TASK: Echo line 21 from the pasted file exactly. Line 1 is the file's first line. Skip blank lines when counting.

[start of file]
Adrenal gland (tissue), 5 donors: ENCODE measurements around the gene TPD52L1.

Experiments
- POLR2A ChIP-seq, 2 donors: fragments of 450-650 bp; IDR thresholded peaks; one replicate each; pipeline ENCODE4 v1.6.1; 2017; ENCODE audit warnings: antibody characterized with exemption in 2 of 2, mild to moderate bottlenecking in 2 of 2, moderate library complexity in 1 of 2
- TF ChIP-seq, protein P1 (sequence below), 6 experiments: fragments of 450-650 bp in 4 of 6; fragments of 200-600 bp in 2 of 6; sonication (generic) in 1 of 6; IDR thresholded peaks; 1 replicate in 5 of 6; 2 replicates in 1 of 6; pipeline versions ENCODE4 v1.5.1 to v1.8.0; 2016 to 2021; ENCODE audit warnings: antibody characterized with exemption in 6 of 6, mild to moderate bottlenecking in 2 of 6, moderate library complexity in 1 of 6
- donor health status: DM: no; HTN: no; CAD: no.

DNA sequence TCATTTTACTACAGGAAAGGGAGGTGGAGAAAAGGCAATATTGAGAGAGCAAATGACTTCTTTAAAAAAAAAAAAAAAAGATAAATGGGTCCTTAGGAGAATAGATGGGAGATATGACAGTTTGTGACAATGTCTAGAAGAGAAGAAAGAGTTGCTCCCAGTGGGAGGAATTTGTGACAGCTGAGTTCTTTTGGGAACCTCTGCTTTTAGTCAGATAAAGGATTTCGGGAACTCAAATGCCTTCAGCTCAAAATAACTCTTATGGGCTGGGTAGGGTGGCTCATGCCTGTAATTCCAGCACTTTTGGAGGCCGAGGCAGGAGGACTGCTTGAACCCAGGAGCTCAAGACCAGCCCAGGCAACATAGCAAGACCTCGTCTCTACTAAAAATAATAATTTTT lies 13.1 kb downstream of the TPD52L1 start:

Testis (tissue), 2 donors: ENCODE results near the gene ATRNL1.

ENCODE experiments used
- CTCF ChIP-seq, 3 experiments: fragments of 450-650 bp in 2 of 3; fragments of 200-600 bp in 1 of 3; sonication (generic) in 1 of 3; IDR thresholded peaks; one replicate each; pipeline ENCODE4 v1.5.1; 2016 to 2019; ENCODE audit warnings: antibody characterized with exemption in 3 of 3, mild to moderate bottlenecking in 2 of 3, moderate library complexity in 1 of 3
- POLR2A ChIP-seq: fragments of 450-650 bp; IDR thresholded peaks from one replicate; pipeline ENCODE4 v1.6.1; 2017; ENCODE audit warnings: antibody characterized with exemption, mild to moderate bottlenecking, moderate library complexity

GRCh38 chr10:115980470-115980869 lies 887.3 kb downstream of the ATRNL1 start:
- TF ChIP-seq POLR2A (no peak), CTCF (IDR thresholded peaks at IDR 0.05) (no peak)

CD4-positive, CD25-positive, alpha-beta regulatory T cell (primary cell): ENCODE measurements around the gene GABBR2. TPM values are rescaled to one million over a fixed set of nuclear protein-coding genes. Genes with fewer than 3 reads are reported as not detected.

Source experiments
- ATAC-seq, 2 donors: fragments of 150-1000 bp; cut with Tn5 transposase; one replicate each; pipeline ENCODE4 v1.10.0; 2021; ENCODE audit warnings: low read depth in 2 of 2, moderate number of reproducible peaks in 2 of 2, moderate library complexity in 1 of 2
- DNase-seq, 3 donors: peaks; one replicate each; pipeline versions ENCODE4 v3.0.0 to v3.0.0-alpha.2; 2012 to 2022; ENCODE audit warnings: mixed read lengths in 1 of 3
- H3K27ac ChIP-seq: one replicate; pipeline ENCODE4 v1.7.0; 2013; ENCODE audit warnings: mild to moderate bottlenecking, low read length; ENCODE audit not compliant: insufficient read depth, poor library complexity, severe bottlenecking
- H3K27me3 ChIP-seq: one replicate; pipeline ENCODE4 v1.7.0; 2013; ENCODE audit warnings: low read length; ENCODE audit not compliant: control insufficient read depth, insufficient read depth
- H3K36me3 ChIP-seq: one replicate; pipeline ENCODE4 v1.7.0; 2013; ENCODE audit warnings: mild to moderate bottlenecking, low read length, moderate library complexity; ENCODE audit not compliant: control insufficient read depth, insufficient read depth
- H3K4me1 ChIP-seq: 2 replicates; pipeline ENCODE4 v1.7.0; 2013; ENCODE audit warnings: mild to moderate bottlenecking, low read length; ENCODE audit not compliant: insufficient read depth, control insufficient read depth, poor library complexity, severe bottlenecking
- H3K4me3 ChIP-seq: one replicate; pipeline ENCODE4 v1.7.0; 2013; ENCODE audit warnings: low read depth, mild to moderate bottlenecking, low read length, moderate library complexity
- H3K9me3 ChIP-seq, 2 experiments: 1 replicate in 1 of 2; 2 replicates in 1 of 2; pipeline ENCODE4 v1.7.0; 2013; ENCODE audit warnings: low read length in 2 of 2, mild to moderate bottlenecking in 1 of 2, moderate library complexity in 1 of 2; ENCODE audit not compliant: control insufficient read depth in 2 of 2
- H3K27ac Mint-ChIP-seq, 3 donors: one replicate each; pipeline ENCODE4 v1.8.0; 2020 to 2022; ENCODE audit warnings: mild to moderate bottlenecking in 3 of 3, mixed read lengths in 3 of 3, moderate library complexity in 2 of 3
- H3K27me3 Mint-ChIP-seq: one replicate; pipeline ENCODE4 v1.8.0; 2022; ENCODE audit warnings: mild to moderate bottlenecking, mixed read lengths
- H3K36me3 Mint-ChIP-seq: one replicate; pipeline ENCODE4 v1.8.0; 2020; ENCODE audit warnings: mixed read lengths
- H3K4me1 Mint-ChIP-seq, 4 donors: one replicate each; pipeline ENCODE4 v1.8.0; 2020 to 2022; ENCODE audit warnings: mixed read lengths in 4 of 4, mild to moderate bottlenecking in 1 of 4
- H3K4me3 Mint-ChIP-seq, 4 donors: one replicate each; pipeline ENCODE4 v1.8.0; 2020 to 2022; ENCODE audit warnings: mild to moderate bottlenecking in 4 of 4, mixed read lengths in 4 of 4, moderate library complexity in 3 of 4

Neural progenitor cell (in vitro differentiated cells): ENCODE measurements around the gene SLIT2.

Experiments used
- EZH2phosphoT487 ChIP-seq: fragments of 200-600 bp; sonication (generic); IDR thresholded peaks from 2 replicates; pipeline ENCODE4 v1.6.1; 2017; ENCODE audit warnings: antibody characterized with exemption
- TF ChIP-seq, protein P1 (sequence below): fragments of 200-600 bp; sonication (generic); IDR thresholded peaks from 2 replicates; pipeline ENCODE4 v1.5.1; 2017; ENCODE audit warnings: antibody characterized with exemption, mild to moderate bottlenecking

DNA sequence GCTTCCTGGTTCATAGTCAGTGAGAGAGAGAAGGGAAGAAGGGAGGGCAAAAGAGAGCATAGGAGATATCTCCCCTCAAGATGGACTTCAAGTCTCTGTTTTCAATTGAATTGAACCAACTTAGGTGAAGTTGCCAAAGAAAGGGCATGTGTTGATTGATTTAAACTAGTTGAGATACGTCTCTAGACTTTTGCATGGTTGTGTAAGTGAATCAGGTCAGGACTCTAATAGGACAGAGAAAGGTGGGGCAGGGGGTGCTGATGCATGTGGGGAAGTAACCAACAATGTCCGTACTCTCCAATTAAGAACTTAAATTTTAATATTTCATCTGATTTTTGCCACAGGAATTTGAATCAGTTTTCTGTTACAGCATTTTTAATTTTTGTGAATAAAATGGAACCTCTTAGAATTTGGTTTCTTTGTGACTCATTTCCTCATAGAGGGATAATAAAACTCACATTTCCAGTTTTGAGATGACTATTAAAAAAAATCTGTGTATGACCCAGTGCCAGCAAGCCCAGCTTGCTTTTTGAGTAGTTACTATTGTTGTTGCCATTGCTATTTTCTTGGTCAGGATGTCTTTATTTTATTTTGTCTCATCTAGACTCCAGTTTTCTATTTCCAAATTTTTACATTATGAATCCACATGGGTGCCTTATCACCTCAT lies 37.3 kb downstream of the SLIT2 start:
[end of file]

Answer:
- H3K4me3 ChIP-seq: one replicate; pipeline ENCODE4 v1.7.0; 2013; ENCODE audit warnings: low read depth, mild to moderate bottlenecking, low read length, moderate library complexity